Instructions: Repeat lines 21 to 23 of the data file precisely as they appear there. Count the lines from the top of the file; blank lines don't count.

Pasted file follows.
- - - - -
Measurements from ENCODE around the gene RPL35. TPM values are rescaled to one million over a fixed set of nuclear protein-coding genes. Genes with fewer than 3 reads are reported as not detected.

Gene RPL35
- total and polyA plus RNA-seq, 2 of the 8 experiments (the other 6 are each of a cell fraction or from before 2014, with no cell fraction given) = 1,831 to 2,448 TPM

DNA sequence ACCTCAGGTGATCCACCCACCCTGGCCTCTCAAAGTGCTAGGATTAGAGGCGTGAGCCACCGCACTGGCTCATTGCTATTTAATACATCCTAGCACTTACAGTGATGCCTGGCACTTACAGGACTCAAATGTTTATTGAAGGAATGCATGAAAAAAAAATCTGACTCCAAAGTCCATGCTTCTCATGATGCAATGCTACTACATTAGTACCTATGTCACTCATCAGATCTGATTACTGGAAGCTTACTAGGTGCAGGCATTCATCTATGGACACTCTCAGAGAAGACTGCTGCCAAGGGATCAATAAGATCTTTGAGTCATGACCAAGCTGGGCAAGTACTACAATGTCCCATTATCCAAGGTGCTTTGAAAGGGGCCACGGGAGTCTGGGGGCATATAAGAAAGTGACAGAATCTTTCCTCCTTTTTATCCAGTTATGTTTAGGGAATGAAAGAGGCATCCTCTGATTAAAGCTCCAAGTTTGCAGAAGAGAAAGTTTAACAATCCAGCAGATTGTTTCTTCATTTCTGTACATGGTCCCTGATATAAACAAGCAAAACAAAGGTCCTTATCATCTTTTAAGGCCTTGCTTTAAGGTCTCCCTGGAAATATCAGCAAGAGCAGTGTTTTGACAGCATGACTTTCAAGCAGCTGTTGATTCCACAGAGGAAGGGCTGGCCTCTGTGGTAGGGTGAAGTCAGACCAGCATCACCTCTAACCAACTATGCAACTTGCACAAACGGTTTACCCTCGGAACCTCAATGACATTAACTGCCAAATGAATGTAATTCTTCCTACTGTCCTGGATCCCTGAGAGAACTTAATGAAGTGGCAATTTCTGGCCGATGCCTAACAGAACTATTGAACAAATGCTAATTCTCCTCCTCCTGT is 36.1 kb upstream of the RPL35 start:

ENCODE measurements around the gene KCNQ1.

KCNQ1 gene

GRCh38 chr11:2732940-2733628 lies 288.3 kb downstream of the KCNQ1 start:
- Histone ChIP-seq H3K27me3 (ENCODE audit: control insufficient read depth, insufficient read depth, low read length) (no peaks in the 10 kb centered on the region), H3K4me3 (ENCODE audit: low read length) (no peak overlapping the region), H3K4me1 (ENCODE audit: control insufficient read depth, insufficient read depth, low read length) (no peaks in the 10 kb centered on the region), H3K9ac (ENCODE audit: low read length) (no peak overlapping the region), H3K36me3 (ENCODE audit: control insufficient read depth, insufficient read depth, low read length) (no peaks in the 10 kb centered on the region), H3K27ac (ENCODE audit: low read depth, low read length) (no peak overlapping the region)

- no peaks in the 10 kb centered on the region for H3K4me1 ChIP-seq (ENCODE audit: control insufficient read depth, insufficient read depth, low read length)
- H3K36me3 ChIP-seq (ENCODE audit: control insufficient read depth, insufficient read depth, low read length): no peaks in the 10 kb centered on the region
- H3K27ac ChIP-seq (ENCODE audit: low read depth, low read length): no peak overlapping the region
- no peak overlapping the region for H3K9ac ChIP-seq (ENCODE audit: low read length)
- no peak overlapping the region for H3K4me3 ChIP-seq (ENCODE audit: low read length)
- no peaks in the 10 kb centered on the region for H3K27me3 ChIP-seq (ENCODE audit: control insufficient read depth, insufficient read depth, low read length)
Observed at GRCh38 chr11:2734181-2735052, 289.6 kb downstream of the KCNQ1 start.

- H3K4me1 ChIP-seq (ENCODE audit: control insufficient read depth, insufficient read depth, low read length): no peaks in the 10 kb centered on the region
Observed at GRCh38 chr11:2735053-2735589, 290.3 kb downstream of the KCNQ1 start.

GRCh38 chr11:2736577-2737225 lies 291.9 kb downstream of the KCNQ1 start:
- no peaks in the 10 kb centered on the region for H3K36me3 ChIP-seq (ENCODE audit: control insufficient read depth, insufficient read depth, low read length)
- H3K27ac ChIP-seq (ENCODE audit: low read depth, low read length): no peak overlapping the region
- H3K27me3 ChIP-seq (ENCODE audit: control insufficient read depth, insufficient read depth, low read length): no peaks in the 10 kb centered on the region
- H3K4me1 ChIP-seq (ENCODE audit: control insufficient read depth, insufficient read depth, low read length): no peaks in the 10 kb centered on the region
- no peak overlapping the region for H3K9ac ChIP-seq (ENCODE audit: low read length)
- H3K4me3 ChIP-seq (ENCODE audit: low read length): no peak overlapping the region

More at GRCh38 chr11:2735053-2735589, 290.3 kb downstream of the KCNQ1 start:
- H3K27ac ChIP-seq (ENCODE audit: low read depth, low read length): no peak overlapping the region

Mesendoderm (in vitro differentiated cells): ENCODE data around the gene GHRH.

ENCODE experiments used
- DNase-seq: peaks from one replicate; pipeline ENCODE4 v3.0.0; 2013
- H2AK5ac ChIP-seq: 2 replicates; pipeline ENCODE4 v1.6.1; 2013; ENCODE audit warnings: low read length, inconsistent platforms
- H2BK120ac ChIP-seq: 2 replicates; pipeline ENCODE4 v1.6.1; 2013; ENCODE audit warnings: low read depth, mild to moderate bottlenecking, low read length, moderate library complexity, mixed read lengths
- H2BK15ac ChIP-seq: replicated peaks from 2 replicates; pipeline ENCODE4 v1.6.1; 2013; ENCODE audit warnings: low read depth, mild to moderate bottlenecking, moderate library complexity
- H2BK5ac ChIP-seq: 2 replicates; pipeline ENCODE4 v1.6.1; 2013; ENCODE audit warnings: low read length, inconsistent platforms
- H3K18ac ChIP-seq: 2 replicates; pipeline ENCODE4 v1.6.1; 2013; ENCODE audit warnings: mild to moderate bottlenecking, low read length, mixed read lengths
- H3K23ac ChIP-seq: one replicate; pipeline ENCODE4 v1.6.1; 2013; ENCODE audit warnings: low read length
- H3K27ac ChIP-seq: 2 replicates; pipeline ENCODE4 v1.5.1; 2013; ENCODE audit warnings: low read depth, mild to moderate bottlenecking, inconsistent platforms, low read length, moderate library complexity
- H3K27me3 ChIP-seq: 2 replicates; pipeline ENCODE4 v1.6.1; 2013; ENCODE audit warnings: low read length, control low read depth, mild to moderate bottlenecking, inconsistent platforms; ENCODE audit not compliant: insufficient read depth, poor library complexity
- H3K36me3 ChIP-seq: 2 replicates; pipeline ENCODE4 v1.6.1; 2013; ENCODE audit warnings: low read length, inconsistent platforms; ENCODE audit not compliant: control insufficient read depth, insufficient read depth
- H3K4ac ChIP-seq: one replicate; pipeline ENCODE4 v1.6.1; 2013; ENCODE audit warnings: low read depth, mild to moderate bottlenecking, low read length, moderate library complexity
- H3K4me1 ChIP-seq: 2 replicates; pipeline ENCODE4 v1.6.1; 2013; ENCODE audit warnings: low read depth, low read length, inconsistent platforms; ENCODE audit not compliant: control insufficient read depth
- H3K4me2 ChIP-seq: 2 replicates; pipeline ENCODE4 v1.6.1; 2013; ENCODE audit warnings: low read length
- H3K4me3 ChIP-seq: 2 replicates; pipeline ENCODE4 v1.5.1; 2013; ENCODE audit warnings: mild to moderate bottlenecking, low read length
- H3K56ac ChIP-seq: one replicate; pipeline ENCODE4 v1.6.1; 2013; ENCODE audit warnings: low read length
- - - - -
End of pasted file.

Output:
- H3K27me3 ChIP-seq (ENCODE audit: control insufficient read depth, insufficient read depth, low read length): no peaks in the 10 kb centered on the region
- H3K4me1 ChIP-seq (ENCODE audit: control insufficient read depth, insufficient read depth, low read length): no peaks in the 10 kb centered on the region
- no peak overlapping the region for H3K9ac ChIP-seq (ENCODE audit: low read length)